Sunday, December 10, 2017

George Harrison and Pattie Boyd

Pattie Boyd has been called music's Helen of Troy. George Harrison, who she met on the set of A Hard Day's Night, immortalized the way she moved in The Beatles' "Something," and Eric Clapton, her second husband, professed his obsession with her in "Layla," "Bell-Bottom Blues" and "You Look Wonderful Tonight." When one looks at photos of a young Pattie, it's easy to tell why the two guitarists were so smitten. Jagger in the 60s had Marianne Faithfull, Harrison had Boyd.

Many credit Boyd with introducing mysticism to the Beatles' music, if only through Harrison. She regularly meditated, and says George was compelled by her practice. "And then amazingly, Paul called and said the Maharishi was giving a talk in London and asked if we wanted to go," she says. "And usually when one of the Beatles went somewhere, we all went." She recalls that all four Beatles were fascinated by the guru. "At the time it was also really appropriate, because the dear manager Brian Epstein had just died, and everybody was in total shock," she says. "The Maharishi suggested we go to India for some calm and peace, while they decided what their next step would be."

Now here's a Harrison/Beatles fable; whether it's true or not, no one seems to know, but as the story goes (imagine one of those Scooby-Doo fades): it was another night of chaos and excess at Friar Park, George Harrison's immense Victorian home, all ablur through a haze of weed, cocaine and alcohol. It was 1973. At some point in the evening, Harrison's friend and houseguest Ronnie Wood took him aside and told him that he intended to sleep with the former Beatle's wife that evening. Harrison's response was to point to the room, which Wood shared with his wife Krissie, and say: "And I shall be sleeping there." These are rock stars, after all, so Wood slept with Pattie, and Harrison slept with the Stone's wife - and even took her off to Spain to meet Salvador Dali a few weeks later. The rumor abounds as well that George also slept with Ringo Starr's wife Maureen, who would pop by unexpectedly, having announced during a dinner party - and in front of Pattie - that he wanted her.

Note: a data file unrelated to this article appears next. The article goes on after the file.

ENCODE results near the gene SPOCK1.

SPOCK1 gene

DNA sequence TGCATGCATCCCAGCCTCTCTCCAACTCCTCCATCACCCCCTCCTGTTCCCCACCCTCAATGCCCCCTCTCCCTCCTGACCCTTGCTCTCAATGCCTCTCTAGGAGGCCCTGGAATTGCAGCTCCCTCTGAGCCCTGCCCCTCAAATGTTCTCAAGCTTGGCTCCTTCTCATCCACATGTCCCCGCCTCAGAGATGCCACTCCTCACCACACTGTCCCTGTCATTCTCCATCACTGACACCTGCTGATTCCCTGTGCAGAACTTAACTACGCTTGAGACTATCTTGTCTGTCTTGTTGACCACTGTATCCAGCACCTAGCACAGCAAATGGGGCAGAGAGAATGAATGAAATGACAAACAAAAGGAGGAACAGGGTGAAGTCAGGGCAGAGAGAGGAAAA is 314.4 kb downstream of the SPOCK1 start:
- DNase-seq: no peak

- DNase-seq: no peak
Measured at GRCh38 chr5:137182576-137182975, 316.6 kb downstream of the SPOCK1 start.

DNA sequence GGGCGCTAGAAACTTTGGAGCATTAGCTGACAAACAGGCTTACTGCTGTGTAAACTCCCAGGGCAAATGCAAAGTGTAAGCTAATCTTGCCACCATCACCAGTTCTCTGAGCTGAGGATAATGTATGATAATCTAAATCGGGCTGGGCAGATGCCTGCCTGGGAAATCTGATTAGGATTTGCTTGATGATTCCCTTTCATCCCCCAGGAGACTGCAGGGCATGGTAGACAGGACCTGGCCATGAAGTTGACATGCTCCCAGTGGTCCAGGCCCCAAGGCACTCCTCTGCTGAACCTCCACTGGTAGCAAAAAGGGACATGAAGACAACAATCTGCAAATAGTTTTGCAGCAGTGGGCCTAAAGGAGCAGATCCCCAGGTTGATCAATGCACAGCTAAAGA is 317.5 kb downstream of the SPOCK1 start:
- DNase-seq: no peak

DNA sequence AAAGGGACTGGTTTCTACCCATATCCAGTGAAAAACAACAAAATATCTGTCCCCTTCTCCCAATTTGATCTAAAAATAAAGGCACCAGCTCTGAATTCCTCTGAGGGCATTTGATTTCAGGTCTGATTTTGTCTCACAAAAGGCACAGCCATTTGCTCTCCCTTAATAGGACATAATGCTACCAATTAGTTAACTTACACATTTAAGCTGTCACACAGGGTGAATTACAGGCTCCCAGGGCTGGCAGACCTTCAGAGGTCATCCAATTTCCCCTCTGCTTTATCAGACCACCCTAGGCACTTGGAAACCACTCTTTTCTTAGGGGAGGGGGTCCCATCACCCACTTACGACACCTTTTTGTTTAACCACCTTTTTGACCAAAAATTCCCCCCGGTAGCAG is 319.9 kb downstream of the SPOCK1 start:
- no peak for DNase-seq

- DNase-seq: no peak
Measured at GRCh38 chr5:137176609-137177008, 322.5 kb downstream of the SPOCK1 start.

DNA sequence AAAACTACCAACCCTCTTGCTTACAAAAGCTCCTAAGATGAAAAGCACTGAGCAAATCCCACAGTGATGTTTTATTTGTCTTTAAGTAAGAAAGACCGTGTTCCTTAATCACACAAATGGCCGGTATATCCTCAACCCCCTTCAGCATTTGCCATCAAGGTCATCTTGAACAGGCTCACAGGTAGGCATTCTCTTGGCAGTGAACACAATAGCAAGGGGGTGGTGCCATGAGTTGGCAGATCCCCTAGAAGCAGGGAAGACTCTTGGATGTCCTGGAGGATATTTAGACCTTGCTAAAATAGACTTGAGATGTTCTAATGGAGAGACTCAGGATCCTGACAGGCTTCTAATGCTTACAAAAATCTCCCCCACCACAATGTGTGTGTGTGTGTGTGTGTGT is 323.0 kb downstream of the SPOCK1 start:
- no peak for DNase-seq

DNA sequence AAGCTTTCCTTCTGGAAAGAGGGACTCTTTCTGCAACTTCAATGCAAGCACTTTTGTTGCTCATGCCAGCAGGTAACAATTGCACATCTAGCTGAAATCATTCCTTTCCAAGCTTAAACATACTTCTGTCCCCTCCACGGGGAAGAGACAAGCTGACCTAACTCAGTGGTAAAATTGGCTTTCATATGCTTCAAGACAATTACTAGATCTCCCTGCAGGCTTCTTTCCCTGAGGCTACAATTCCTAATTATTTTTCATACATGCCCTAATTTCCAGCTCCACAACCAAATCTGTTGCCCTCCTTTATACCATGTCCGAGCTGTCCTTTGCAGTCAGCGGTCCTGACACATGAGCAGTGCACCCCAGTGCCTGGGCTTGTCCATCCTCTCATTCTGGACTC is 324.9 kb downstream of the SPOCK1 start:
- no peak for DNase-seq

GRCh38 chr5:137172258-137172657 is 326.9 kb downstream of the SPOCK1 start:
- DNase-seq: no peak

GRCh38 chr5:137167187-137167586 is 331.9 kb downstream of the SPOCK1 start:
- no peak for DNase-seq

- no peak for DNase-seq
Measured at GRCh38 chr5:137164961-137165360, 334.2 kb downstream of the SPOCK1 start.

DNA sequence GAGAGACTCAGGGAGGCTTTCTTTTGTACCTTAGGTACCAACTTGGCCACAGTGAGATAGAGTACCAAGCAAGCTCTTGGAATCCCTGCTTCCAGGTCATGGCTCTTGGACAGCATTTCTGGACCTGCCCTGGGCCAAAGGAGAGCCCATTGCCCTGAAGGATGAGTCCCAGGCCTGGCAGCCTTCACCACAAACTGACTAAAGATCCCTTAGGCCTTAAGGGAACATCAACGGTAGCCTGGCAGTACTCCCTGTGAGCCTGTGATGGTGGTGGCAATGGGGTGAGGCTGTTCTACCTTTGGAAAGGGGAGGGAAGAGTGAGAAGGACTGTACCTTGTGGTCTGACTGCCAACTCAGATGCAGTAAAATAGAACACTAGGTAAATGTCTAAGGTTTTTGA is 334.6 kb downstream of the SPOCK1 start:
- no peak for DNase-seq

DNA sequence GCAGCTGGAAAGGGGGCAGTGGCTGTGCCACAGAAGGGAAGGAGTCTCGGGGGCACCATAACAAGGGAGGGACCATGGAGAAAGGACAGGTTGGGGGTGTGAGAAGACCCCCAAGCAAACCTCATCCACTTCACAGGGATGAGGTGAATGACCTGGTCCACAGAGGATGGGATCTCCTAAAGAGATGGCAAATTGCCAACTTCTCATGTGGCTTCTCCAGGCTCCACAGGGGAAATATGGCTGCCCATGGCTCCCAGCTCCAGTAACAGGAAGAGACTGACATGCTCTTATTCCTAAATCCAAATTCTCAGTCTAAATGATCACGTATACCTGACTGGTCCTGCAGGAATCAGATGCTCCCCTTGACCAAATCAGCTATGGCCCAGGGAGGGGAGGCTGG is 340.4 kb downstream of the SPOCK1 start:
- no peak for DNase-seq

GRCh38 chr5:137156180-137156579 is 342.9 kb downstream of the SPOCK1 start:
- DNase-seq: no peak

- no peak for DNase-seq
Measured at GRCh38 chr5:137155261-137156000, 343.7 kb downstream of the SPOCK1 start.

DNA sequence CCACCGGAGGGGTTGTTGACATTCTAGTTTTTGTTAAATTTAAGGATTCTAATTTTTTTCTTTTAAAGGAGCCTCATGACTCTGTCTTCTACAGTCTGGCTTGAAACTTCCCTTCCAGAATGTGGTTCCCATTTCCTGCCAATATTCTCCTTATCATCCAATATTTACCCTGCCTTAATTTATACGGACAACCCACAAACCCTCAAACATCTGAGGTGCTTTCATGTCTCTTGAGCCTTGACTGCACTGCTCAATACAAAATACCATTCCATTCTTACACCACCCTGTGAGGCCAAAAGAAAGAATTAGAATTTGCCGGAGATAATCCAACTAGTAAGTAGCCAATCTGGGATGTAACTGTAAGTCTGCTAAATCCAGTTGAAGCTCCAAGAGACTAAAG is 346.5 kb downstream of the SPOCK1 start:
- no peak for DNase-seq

All of this leads to the photo below. Though Boyd explains the photo differently, and of course we will all probably read to much into it, here is where photo-journalism, in its ability to capture time better than words, brings a moment to life. Boyd, who took the picture (and not Henry Diltz, who was erroneously identified as the photographer in an earlier post) states that she set the camera on a tripod, hit the timer and quickly entered the frame. The timer was taking to long, so George, as Pattie tells it, was getting bored and looked away. She stated that "It was perfect, and he looked so beautiful, too." But from the time period and a journalist's eye, maybe there was more going on that simply a little boredom. While both George and Pattie indeed look beautiful, the boredom in Harrison's demeanor and the sad intensity in Boyd's face tell a different story; maybe one in which Harrison is bored of Pattie. Or is it that Pattie is in love with Eric Clapton? Whatever the real stories are, there is no softening the tale a photograph tells. In this picture, this writer sees a melancholy of discontent, but a couple who at one time loved one another. To me, it is as sad as photos can get.